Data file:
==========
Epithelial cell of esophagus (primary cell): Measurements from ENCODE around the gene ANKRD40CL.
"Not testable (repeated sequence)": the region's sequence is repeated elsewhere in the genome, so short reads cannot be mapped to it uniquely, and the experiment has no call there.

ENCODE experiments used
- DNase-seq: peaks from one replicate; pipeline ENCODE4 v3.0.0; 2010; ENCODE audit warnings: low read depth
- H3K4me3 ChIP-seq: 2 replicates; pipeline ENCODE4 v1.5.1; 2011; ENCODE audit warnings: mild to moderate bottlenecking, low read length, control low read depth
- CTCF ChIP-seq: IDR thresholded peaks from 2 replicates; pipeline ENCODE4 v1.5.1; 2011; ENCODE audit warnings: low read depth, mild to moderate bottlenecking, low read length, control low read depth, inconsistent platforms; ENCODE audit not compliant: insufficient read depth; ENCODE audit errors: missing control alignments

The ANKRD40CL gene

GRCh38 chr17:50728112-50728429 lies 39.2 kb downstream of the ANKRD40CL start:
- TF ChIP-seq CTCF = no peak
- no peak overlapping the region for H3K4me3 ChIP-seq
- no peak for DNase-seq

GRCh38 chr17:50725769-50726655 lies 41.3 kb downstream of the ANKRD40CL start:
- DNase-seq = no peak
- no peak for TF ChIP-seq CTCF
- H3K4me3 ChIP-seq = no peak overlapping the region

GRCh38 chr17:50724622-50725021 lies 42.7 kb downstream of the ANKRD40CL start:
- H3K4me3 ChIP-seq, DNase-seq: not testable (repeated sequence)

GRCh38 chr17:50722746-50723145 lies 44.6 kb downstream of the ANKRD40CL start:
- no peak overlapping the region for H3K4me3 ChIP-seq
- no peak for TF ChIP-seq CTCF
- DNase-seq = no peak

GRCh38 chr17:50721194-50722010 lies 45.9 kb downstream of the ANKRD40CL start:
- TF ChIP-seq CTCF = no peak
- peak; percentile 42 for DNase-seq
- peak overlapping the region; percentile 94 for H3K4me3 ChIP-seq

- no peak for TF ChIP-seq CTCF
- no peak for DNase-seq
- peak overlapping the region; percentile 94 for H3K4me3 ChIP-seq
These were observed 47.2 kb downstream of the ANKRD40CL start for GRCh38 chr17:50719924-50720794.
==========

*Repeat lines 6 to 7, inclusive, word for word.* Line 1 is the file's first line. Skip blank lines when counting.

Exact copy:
- CTCF ChIP-seq: IDR thresholded peaks from 2 replicates; pipeline ENCODE4 v1.5.1; 2011; ENCODE audit warnings: low read depth, mild to moderate bottlenecking, low read length, control low read depth, inconsistent platforms; ENCODE audit not compliant: insufficient read depth; ENCODE audit errors: missing control alignments

The ANKRD40CL gene